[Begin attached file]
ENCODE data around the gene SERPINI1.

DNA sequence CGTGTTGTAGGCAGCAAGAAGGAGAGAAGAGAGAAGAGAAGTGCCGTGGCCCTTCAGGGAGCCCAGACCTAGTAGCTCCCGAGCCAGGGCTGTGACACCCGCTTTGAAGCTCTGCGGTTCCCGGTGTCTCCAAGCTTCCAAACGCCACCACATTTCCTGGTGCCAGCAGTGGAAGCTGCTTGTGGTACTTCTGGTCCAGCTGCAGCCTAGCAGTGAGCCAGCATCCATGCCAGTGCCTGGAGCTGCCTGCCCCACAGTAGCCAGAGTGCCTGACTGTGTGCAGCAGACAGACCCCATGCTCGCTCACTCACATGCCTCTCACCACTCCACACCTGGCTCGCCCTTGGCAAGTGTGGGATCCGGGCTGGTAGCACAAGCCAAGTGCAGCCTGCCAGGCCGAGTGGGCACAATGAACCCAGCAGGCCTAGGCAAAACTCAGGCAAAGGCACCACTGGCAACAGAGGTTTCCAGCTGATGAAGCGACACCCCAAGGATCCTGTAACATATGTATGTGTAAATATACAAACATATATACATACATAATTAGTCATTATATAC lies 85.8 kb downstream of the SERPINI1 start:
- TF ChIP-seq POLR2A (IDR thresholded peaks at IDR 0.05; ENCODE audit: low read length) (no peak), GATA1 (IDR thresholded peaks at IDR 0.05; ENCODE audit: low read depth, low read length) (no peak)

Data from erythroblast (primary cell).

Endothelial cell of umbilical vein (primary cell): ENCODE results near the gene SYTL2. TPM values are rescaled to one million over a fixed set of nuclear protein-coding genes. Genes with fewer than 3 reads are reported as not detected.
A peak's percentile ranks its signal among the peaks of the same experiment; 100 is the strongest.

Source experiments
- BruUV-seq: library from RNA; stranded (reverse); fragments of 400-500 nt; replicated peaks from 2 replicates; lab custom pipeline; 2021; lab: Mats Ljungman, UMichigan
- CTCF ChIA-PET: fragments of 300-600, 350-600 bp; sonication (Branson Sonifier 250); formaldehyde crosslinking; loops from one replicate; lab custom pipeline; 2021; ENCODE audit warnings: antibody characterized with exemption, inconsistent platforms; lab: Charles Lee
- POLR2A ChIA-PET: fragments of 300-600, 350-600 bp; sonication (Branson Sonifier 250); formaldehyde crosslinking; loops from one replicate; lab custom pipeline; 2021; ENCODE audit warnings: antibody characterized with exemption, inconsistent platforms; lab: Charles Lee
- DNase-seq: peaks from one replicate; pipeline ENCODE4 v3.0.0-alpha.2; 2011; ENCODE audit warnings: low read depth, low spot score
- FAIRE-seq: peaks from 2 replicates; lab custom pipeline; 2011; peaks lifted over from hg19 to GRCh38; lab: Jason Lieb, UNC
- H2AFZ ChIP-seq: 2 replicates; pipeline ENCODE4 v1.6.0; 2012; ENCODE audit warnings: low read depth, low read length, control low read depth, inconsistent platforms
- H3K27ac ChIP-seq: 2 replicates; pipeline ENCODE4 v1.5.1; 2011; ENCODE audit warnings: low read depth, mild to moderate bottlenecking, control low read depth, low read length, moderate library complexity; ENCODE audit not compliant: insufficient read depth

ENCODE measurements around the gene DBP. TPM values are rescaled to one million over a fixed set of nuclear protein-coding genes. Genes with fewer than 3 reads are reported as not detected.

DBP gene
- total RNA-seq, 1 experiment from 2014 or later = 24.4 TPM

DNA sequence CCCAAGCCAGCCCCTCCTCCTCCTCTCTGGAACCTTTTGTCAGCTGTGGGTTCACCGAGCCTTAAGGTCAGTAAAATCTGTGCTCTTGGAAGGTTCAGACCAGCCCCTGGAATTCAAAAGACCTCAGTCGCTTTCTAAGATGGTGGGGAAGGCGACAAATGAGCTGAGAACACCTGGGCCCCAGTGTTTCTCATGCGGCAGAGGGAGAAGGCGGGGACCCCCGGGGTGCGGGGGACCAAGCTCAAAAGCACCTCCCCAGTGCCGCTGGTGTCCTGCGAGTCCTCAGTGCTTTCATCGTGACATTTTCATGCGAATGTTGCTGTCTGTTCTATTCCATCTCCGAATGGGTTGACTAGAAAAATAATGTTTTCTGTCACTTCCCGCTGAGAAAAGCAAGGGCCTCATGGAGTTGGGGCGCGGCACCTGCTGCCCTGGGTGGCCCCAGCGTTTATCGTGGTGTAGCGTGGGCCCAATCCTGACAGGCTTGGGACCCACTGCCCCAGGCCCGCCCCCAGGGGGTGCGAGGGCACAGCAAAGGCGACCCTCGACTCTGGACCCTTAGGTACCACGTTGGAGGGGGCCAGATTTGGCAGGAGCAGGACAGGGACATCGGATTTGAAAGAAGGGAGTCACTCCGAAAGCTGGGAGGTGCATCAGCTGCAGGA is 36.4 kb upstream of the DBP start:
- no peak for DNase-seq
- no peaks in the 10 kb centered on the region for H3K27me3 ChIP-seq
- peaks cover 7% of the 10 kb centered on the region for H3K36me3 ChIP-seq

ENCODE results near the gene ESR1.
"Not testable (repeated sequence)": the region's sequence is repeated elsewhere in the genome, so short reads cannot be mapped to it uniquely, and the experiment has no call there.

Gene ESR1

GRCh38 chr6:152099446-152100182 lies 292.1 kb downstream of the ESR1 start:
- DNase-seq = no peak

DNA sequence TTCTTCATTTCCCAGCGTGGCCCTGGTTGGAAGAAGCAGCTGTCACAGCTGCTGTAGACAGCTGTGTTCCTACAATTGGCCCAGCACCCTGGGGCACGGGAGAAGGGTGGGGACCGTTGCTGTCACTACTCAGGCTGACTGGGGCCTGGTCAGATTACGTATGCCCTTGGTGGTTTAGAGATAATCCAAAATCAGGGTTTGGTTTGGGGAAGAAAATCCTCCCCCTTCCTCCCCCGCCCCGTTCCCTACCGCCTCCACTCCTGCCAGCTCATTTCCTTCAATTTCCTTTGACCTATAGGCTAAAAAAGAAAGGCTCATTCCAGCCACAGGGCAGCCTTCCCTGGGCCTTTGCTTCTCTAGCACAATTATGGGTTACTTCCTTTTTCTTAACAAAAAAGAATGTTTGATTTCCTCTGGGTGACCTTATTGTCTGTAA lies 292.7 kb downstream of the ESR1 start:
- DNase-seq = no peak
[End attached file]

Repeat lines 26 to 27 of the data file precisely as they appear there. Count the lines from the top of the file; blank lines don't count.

- DNase-seq = no peak

DNA sequence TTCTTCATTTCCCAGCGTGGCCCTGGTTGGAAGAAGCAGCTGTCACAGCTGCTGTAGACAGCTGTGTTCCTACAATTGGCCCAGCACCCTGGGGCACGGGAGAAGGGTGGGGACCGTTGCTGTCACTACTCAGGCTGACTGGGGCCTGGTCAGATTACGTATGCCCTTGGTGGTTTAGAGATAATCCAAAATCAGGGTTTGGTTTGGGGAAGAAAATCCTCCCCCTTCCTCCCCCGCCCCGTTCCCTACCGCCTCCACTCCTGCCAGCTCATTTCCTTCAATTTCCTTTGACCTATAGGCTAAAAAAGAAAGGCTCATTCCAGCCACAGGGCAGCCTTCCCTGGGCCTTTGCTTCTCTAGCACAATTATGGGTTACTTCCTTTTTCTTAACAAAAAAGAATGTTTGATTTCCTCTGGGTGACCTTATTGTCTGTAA lies 292.7 kb downstream of the ESR1 start: